By Cameron Rasmusson
Former astronaut Barbara Morgan and Priest River Elementary teacher Chris Naccarato share a dream of space. But that’s not the thing they have in common — they also both understand the power that space holds for inspiring young minds. That’s why, with decades of experience in their professions, their shared focus is firmly on inspiring students to reach for the stars, whether they do it figuratively or literally.
“What I love about education is its work is never finished,” said Morgan. “And it’s constantly going to be improved upon. As times change, we adjust to the times.”
Morgan didn’t grow up with any ambitions of space travel. Like many of her generation, she was awestruck by the Apollo 11 moon landing in 1969, but she never imagined she was cut out for a similar feat — an impression reinforced by gender norms of the time.
“It’s just not what girls did,” said Morgan. “Girls became teachers, moms, nurses, secretaries. So it never occurred to me that was something I would do.”
The opportunity nevertheless came her way when she was selected to train for the Teacher in Space Project, which was launched by the Reagan administration in 1984. A year after the program’s foundation, in 1985, she trained as a backup candidate for the Challenger mission with fellow civilian teacher Christa McAullife. Morgan accepted the opportunity primarily as a way to inspire her students at McCall-Donnelly Elementary School.
“Just like a lot of teachers, I sat up and paid attention,” she said. “We’re always looking for ways to make the classroom a more exciting place for students, so it was a natural attraction for me.”
That mission ended in tragedy in January 1986, claiming the lives of McAuliffe and her six fellow crewmates, and the Teacher in Space Project ended in 1990. Yet, Morgan remained committed to the NASA cause, finally blasting off on a mission to the International Space Station in 2007.
Likewise, as another young Idaho teacher, Naccarato recognized how space travel captured many of his students’ imaginations. It was an excitement he shared, remembering his own experiences watching the Apollo expeditions of the 1960s and ’70s. He saw it as an opportunity to fire them up not only for science, but also reading, writing and just about every other educational discipline. To that end, he reached out to astronauts, hoping one would accept an invitation to visit his classroom in Priest River.
That’s how his and Morgan’s paths crossed for the first time.
It was the early ’90s, years after the Challenger disaster. Morgan had resumed her teaching career and was also working with NASA in its education division. Naccarato, meanwhile, had contacted her as an Idaho teacher who had undergone astronaut training. He still remembers the day Morgan returned his call.
“I was a young teacher still living at home at the time,” he said. “I was in my room listening to music … and my mom came in saying Barbara Morgan was on the phone.”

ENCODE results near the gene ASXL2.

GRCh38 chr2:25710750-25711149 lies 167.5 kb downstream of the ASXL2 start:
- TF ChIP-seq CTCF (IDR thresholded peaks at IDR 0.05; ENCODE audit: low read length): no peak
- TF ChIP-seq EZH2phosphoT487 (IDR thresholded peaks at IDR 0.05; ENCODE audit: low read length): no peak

They talked for about an hour on the possibilities of using space travel as an educational tool, Naccarato said. The conversation planted the seeds of what would become one of Naccarato’s proudest achievements: the National Astronaut in the Classroom Association, or NACA. The idea of the program was to encourage students to work hard toward their dreams through classroom visits by astronauts. According to Naccarato, astronauts — themselves highly motivated and education individuals — proved remarkably receptive to the idea.
“They’re not the types who just send a rubber-stamped photo,” he said.
For Morgan, the next decade moved quickly. In 1999, NASA asked Morgan to resume her training as an astronaut. Over the next several years, she underwent a rigorous system of classroom studies, space flight simulations, hands-on work projects and Mission Control posts. It culminated in STS-118, a 2007 space flight mission in which Morgan and her crew assisted in the construction of the International Space Station. Morgan served as the robotic arm operator, moving massive pieces of equipment in a zero-gravity environment. She spent 12 days in space, safely returning to the Kennedy Space Center on Aug. 21, 2007.
Despite the fanfare and excitement of space travel, Morgan’s original motivation to use her astronaut experiences as an educational tool hadn’t changed. She spent the next year working with NASA on educational initiatives before accepting a teaching position at Boise State University.
“I feel very lucky to have had three incredible careers: in elementary education, as an astronaut and higher education,” she said.
During the same time, Naccarato’s NACA program flourished. It evolved into a comprehensive educational tool framed around space travel. Students take on a variety of activities, from writing letters to astronauts as an English-honing exercise to studying physics and flight via bottle rocket launches. Through it all, astronaut visits motivate the kids to work hard toward their dreams. To date, the NACA program has facilitated 45 astronaut visits.
Naccarato and Morgan’s intertwining career paths came full circle this year when Morgan became one of the astronauts to visit Priest River Elementary as a NACA guest. The day kicked off with a classroom visit, followed by a school-wide assembly. Afterward, the students and teachers headed outside for bottle rocket launches under the NACA banner.
The excitement was evident on the students’ faces as they blasted off home-made rockets with a real-life astronaut in the audience.
For Morgan and Naccarato, that’s the best result of a life’s worth of labor.
“[Hands-on science education] is getting at the deeper level of things, and I’m really excited about what we’re doing,” Morgan said. “We can never take education for granted, especially public education. I think public education is the foundation of our democracy, and I really worry when it is constantly under attack.”
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